The Diagnostic Yield and Safety of Ultrasound-Assisted Transthoracic Biopsy of Mediastinal Masses

Coenraad F.N. Koegelenberg, Andreas H. Diacon, Elvis M. Irusen, Florian von Groote-Bidlingmaier, Abdurasiet Mowlana, Colleen A. Wright, Mercia Louw, Pawel T. Schubert, Chris T. Bolliger
2011 Respiration  
was more likely to be diagnostic in epithelial carcinoma and tuberculosis (28/30) than all other pathologies (5/15, p ! 0.001). CNB yielded a diagnosis in 15/17 (88.2%). Overall, 42/45 patients were diagnosed by the single-session approach (93.3%). The final diagnoses included 41 neoplasms, with small cell lung cancer (n = 13) the commonest diagnosis. We observed no pneumothorax or major haemorrhage. Conclusions: A single-session sequential approach of USassisted TTFNA with ROSE followed by
more » ... OSE followed by CNB, where indicated, has a high diagnostic yield for anterosuperior mediastinal masses, is safe and offers an alternative to surgical biopsy. Abstract Background: Ultrasound (US)-assisted transthoracic biopsy offers a less invasive alternative to surgical biopsy in the setting of mediastinal masses. Objectives: The aim of this 1-year prospective study was to assess the diagnostic yield and safety of a novel single-session sequential approach of USassisted transthoracic fine-needle aspirations (TTFNA) with rapid on-site evaluation (ROSE) followed by cutting needle biopsies (CNB) performed by physicians on patients with anterosuperior mediastinal masses. Methods: US-assisted TTFNA with ROSE was performed on 45 consecutive patients (49.5 8 27.7 years, 24 males), immediately followed by CNB where a provisional diagnosis of epithelial carcinoma or tuberculosis could not be established, provided a safety range could be assured. Results: TTFNA alone was deemed adequate by means of ROSE in 27 (60%) patients. CNB could be performed in 17 of the remaining 18. The on-site diagnosis corresponded to the final diagnosis in 26/45 (57.8%). An accurate cytological diagnosis was made in 33 (73.3%), and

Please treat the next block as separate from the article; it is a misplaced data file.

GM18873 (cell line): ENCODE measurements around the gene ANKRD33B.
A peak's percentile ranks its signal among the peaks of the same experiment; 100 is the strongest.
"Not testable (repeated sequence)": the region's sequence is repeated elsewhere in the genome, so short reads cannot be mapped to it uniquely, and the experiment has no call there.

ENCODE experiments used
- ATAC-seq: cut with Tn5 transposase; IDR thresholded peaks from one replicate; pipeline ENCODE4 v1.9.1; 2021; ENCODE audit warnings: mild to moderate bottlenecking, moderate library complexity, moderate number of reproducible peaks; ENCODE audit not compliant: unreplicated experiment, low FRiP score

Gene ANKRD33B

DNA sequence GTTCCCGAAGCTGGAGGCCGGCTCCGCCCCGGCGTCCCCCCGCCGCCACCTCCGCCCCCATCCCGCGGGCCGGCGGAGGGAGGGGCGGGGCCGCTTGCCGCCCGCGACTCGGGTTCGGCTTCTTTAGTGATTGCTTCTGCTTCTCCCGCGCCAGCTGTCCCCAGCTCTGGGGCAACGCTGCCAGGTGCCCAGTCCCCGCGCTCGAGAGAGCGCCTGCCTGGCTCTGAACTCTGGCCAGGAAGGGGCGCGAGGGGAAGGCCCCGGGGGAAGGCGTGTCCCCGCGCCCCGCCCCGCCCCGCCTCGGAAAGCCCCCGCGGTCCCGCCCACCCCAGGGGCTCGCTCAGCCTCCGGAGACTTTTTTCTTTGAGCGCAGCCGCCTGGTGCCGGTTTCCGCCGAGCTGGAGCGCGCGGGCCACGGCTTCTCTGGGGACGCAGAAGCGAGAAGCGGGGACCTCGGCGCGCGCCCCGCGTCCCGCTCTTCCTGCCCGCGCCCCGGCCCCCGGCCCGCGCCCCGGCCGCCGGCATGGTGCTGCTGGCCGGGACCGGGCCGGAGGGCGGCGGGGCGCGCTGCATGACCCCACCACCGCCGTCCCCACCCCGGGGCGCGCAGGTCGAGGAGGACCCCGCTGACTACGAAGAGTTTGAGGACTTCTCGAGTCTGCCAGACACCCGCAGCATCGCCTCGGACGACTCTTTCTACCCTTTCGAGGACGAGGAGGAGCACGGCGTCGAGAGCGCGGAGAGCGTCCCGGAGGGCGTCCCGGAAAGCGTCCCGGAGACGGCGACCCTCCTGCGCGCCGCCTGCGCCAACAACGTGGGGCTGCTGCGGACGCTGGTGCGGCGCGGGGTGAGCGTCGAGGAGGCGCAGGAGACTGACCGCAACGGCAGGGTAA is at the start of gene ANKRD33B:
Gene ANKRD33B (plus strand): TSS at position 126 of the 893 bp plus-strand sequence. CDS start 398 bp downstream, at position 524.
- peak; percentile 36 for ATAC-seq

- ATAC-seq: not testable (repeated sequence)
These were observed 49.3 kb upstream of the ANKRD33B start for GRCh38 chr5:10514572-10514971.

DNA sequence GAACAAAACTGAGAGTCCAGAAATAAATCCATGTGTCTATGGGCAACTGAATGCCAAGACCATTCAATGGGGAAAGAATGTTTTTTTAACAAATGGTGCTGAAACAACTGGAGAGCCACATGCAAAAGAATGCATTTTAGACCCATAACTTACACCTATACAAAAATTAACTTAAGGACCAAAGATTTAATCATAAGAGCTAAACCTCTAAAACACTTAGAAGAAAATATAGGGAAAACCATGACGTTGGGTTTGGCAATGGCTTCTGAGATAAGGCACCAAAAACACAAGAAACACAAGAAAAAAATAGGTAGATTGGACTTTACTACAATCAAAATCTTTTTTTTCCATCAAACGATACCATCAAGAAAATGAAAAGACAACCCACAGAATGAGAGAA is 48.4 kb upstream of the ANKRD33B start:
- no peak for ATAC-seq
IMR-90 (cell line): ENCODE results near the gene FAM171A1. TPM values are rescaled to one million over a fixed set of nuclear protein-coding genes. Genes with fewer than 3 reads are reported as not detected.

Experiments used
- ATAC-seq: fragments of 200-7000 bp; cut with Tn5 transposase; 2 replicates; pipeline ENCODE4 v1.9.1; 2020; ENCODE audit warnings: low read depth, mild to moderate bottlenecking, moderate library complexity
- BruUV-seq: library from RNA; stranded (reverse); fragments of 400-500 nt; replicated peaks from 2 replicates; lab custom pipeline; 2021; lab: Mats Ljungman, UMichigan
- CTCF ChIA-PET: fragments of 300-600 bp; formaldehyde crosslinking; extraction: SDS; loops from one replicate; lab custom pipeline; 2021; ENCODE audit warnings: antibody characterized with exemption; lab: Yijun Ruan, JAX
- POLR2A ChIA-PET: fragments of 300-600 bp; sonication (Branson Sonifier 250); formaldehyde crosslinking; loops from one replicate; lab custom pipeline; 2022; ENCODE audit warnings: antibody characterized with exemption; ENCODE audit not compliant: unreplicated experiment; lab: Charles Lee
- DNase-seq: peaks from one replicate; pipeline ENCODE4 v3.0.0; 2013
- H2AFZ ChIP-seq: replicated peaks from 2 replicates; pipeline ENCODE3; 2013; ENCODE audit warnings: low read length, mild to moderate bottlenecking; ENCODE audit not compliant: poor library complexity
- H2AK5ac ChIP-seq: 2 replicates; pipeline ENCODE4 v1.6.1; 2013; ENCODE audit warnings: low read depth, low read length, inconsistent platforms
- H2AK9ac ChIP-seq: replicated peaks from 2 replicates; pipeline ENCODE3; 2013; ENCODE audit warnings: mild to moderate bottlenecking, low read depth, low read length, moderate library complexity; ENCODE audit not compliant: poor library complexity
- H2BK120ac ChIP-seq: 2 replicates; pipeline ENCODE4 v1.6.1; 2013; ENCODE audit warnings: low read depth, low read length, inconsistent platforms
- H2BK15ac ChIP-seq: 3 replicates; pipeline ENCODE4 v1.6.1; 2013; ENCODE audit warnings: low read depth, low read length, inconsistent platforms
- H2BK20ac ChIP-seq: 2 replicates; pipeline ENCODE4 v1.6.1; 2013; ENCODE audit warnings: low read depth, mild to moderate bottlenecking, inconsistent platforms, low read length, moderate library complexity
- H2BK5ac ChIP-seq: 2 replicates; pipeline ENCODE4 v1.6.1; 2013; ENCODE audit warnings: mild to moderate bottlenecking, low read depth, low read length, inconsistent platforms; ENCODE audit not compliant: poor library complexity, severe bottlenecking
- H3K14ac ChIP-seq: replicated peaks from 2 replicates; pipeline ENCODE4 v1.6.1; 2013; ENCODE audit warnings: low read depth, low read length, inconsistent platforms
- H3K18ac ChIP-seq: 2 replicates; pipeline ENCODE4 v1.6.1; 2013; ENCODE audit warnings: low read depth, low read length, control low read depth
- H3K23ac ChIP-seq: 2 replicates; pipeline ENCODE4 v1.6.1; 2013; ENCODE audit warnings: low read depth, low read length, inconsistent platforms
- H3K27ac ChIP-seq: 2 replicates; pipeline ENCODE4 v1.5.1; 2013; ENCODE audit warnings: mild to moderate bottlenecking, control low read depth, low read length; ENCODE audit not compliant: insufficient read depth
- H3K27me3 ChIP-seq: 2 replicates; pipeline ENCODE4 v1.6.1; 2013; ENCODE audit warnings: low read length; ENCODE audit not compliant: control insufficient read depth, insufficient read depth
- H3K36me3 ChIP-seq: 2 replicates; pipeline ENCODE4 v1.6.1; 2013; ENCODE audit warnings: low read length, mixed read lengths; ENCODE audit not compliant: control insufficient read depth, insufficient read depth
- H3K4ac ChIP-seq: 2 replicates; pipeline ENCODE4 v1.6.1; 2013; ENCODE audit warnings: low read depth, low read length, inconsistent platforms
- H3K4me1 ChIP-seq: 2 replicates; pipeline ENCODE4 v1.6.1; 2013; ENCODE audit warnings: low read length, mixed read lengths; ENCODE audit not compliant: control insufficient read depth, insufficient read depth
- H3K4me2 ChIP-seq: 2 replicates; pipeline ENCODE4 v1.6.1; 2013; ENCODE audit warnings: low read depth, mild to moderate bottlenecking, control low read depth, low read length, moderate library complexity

doi:10.1159/000322005 pmid:21124012 fatcat:mssfqamxcjen3ethygfbfguwjm